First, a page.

The chicks weren't expected until Friday, but when Frank returned from the feed store and casually mentioned that all the chicks were in, Maddrey immediately got them both back in the car and off to the store they went. Less than half an hour later, they returned with 10 baby Silver Lace Wyandotte chicks. A quick, temporary setup with a box, shavings, and a desk lamp will keep them cozy for a day or two. Meanwhile, they make for good entertainment. chick video
When Frank came up to the farm to begin replacing the roof, he also brought a truck and trailer-load of tools, fencing, equipment... and a lone chicken. This little hen decided that Frank was not leaving without her and she managed to get into the trailer without anyone noticing. Until Frank made an additional stop to pick up a wood-burning stove and discovered her. She had settled in nicely but Frank was concerned that she wasn't safe in the trailer and brought her up to the front seat of the truck for the remainder of the ten-hour drive. Once they were both at the farm, he managed to create a little area for her to be safe during the day - we had no fencing up anywhere and live on a street that gets more traffic that she is accustomed to. But for the night, she needed her coop. Always one to be creative, Frank found her a nice cozy home - in the kitchen cabinet. She was delighted and slept tight until morning, when she was released into her little private yard.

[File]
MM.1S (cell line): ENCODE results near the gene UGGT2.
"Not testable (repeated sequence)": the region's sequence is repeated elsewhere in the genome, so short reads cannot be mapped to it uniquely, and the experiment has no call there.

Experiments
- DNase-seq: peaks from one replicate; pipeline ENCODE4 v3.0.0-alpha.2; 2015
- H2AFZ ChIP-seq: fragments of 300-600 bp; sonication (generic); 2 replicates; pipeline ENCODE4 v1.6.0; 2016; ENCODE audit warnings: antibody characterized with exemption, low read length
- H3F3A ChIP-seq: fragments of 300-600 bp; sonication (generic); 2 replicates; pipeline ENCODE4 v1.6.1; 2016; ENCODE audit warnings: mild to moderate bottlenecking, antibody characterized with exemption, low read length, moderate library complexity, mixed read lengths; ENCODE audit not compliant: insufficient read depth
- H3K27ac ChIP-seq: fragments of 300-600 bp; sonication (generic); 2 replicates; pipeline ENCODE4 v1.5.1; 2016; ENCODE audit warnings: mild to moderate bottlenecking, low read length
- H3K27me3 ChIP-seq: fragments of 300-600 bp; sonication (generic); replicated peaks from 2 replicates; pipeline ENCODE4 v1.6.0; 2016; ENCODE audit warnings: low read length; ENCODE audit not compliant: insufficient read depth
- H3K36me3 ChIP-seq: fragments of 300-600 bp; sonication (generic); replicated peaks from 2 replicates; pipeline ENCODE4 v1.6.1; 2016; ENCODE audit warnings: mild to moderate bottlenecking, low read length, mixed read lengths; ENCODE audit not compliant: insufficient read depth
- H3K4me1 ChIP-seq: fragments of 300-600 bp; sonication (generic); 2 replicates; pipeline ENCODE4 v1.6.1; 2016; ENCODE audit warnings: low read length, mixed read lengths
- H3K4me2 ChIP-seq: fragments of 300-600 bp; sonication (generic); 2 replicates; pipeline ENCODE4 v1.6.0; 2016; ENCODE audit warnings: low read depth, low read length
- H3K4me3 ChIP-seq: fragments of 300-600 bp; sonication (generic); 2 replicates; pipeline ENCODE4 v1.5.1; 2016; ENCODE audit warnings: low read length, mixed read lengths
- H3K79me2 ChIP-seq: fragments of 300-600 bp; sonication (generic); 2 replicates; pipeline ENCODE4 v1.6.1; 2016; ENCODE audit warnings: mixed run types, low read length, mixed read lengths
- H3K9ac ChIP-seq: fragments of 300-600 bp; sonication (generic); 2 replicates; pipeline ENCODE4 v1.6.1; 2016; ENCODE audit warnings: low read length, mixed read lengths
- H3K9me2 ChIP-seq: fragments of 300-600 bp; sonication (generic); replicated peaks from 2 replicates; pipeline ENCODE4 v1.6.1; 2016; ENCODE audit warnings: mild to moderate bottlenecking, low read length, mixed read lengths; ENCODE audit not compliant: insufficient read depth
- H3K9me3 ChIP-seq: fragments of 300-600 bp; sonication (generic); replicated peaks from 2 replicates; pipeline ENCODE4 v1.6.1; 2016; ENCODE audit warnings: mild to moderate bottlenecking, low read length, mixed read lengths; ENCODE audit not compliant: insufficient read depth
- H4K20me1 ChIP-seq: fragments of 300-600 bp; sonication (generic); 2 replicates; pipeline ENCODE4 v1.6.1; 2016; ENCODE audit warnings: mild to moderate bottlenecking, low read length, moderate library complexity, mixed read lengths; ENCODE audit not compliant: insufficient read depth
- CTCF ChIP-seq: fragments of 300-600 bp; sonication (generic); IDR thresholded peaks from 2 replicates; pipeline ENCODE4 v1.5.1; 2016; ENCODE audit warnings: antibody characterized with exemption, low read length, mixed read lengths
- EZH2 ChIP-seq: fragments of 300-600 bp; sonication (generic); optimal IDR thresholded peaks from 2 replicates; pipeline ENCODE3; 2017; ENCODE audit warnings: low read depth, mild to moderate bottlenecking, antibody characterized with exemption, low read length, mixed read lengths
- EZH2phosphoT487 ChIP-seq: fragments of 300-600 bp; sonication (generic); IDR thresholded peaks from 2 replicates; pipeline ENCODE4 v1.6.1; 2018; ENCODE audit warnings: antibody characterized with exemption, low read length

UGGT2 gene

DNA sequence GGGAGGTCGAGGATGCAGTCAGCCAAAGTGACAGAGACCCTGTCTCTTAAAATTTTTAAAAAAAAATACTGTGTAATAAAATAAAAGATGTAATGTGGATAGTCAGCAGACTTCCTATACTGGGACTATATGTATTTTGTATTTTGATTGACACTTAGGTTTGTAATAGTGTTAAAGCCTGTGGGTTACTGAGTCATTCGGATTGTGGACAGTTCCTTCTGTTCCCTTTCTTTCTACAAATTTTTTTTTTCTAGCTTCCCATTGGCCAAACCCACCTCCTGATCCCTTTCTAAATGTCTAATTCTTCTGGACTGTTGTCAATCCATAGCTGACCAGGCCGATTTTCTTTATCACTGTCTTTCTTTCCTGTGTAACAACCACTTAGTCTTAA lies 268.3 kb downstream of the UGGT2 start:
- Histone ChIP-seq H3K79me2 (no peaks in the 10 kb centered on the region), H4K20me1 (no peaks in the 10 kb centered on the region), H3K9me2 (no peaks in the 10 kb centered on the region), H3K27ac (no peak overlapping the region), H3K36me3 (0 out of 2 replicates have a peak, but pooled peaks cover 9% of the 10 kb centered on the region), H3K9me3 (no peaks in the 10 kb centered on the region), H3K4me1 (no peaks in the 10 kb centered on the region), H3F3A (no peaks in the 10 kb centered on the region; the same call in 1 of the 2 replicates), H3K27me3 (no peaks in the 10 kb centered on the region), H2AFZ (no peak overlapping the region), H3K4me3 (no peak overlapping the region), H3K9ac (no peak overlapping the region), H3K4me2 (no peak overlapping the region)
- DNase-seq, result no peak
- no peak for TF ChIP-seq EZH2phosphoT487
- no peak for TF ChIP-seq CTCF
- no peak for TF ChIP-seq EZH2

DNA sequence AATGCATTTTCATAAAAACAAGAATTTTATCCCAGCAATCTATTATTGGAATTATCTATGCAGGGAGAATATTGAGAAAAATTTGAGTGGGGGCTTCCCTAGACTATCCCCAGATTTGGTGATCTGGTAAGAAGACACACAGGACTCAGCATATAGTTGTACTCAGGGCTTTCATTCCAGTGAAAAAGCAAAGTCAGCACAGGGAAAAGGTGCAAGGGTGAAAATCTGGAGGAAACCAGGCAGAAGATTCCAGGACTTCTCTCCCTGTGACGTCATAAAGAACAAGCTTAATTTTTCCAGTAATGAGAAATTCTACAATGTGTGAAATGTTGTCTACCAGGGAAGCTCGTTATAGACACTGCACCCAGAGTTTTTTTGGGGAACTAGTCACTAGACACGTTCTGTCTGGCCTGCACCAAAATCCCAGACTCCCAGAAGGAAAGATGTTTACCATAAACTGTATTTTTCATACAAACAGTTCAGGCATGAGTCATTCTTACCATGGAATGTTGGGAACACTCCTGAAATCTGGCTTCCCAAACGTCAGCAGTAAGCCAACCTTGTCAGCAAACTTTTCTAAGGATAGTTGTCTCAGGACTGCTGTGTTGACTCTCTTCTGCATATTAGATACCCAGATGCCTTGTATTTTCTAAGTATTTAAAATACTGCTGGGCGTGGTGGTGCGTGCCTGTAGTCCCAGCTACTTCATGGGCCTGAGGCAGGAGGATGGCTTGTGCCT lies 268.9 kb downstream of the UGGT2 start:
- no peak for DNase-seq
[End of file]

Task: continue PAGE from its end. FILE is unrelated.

Another gorgeous snowy day as Frank went out to feed. There before him was a huge barred owl feeding on one of our sweet chickens. Frank sneaked up on him, threw his coat over and quickly captured him for a proper introduction. After a brief visit inside where he could pose for photos (no autographs, please) and get a stern talking-to about eating chickens that don't belong to you, the owl was released back into the wild. We are hopeful that he'll decide wildlife is easier pickings since it doesn't involve being captured.